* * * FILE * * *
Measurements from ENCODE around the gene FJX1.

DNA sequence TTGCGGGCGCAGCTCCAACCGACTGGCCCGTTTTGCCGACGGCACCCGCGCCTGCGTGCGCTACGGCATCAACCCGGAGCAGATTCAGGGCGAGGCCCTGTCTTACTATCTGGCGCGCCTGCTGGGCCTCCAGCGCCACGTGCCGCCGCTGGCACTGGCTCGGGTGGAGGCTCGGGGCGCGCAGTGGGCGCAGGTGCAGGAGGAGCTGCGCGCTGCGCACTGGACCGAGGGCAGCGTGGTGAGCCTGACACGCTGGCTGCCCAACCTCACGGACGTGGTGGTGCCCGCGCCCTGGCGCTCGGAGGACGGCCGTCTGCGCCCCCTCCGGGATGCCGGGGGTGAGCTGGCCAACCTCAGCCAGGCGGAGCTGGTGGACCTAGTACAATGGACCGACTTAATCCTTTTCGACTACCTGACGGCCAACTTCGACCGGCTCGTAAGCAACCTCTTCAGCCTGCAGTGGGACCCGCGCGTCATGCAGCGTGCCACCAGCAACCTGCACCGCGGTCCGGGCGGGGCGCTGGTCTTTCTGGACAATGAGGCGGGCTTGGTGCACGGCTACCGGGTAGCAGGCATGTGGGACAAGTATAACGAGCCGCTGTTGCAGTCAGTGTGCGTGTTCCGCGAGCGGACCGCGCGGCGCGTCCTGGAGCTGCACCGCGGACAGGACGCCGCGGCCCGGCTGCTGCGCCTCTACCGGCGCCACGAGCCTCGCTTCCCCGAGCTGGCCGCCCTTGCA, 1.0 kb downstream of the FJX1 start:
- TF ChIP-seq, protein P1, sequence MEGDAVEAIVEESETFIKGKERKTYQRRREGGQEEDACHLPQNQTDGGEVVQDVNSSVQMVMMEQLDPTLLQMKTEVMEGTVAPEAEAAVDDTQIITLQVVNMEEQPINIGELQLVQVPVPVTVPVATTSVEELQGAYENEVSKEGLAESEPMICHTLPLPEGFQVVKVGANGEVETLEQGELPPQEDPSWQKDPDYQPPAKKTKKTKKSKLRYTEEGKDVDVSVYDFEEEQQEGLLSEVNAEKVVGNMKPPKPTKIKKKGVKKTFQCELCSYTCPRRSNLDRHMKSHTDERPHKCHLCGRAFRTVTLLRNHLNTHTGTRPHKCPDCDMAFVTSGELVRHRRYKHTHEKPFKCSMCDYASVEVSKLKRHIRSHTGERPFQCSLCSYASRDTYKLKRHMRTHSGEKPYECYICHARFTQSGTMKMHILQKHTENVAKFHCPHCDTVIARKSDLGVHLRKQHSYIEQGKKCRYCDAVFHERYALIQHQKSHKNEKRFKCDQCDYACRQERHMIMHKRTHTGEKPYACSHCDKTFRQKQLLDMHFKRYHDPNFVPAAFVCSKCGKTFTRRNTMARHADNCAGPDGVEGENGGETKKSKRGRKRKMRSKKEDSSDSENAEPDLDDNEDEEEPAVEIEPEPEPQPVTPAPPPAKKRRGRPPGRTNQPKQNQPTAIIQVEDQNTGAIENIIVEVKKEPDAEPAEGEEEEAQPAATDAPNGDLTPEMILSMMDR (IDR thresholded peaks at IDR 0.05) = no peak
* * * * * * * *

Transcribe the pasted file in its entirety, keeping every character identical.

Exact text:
Measurements from ENCODE around the gene FJX1.

DNA sequence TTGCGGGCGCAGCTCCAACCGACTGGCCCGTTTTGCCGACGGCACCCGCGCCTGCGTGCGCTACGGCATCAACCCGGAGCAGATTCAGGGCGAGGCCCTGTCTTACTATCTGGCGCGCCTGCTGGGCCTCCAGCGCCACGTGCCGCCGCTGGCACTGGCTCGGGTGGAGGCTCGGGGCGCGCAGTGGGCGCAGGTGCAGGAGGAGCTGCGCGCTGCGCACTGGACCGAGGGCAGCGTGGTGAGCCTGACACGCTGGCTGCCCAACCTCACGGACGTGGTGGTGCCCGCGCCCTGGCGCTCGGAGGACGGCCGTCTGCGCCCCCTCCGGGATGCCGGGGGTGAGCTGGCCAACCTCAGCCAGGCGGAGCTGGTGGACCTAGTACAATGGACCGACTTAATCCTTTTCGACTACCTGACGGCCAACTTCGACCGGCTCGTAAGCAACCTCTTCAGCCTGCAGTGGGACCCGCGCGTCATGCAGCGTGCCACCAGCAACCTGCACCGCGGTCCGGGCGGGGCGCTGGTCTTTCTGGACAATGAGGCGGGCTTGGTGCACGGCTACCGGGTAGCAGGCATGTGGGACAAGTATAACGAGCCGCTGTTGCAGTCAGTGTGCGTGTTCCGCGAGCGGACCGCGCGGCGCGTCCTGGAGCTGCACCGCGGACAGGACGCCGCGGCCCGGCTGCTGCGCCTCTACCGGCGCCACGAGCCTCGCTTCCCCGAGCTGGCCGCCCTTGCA, 1.0 kb downstream of the FJX1 start:
- TF ChIP-seq, protein P1, sequence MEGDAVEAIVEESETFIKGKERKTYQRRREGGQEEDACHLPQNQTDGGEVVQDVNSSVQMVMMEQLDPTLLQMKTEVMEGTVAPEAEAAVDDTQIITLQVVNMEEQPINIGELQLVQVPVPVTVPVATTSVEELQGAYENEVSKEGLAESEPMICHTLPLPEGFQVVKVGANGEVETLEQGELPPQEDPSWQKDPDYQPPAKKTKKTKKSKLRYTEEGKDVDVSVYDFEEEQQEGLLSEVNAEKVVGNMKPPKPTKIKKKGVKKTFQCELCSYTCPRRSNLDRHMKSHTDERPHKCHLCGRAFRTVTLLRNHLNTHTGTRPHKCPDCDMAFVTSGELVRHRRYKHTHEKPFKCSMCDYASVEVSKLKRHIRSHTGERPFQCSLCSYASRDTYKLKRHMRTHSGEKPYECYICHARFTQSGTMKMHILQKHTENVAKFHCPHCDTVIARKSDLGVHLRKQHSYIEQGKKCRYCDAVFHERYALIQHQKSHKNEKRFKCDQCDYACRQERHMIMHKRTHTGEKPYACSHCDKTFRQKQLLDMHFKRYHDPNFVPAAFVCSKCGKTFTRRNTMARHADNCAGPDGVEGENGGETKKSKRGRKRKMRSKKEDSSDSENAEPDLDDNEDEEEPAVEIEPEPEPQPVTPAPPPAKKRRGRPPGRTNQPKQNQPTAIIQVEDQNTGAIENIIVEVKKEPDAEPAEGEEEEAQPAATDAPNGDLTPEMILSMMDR (IDR thresholded peaks at IDR 0.05) = no peak